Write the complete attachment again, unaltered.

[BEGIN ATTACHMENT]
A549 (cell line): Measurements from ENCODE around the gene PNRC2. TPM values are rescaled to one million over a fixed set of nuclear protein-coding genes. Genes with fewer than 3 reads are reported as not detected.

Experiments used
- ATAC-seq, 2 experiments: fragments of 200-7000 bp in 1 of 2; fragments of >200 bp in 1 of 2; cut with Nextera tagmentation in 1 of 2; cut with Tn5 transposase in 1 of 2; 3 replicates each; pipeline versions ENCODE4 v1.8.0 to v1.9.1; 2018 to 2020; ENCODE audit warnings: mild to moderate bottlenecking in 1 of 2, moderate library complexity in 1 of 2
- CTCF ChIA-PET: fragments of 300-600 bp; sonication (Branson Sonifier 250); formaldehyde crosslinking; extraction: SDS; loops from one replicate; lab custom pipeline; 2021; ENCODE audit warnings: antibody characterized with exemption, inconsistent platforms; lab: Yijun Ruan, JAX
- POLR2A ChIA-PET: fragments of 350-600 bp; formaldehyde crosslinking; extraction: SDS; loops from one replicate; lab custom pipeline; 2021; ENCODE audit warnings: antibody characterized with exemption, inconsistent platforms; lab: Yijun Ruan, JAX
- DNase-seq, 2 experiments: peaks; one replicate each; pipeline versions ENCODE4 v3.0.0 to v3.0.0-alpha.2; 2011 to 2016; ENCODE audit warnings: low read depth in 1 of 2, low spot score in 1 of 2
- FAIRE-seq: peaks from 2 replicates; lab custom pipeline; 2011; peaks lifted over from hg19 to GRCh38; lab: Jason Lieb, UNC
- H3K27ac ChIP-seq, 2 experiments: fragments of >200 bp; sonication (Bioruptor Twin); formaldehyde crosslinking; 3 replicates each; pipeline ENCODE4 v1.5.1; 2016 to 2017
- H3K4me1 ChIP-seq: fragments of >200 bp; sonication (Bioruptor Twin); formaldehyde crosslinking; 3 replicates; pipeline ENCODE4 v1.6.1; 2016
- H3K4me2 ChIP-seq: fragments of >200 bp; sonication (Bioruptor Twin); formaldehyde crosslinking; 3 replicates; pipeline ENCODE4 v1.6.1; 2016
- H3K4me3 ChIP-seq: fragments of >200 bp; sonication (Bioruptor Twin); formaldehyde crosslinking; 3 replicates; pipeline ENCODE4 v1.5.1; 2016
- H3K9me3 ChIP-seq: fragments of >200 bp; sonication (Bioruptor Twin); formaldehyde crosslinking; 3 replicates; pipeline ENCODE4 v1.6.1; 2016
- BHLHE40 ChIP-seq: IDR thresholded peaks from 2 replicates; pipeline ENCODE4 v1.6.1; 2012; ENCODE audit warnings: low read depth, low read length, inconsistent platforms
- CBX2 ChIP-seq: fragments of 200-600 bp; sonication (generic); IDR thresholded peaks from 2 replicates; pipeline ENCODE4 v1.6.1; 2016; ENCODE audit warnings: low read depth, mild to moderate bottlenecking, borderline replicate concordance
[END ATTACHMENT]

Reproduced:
A549 (cell line): Measurements from ENCODE around the gene PNRC2. TPM values are rescaled to one million over a fixed set of nuclear protein-coding genes. Genes with fewer than 3 reads are reported as not detected.

Experiments used
- ATAC-seq, 2 experiments: fragments of 200-7000 bp in 1 of 2; fragments of >200 bp in 1 of 2; cut with Nextera tagmentation in 1 of 2; cut with Tn5 transposase in 1 of 2; 3 replicates each; pipeline versions ENCODE4 v1.8.0 to v1.9.1; 2018 to 2020; ENCODE audit warnings: mild to moderate bottlenecking in 1 of 2, moderate library complexity in 1 of 2
- CTCF ChIA-PET: fragments of 300-600 bp; sonication (Branson Sonifier 250); formaldehyde crosslinking; extraction: SDS; loops from one replicate; lab custom pipeline; 2021; ENCODE audit warnings: antibody characterized with exemption, inconsistent platforms; lab: Yijun Ruan, JAX
- POLR2A ChIA-PET: fragments of 350-600 bp; formaldehyde crosslinking; extraction: SDS; loops from one replicate; lab custom pipeline; 2021; ENCODE audit warnings: antibody characterized with exemption, inconsistent platforms; lab: Yijun Ruan, JAX
- DNase-seq, 2 experiments: peaks; one replicate each; pipeline versions ENCODE4 v3.0.0 to v3.0.0-alpha.2; 2011 to 2016; ENCODE audit warnings: low read depth in 1 of 2, low spot score in 1 of 2
- FAIRE-seq: peaks from 2 replicates; lab custom pipeline; 2011; peaks lifted over from hg19 to GRCh38; lab: Jason Lieb, UNC
- H3K27ac ChIP-seq, 2 experiments: fragments of >200 bp; sonication (Bioruptor Twin); formaldehyde crosslinking; 3 replicates each; pipeline ENCODE4 v1.5.1; 2016 to 2017
- H3K4me1 ChIP-seq: fragments of >200 bp; sonication (Bioruptor Twin); formaldehyde crosslinking; 3 replicates; pipeline ENCODE4 v1.6.1; 2016
- H3K4me2 ChIP-seq: fragments of >200 bp; sonication (Bioruptor Twin); formaldehyde crosslinking; 3 replicates; pipeline ENCODE4 v1.6.1; 2016
- H3K4me3 ChIP-seq: fragments of >200 bp; sonication (Bioruptor Twin); formaldehyde crosslinking; 3 replicates; pipeline ENCODE4 v1.5.1; 2016
- H3K9me3 ChIP-seq: fragments of >200 bp; sonication (Bioruptor Twin); formaldehyde crosslinking; 3 replicates; pipeline ENCODE4 v1.6.1; 2016
- BHLHE40 ChIP-seq: IDR thresholded peaks from 2 replicates; pipeline ENCODE4 v1.6.1; 2012; ENCODE audit warnings: low read depth, low read length, inconsistent platforms
- CBX2 ChIP-seq: fragments of 200-600 bp; sonication (generic); IDR thresholded peaks from 2 replicates; pipeline ENCODE4 v1.6.1; 2016; ENCODE audit warnings: low read depth, mild to moderate bottlenecking, borderline replicate concordance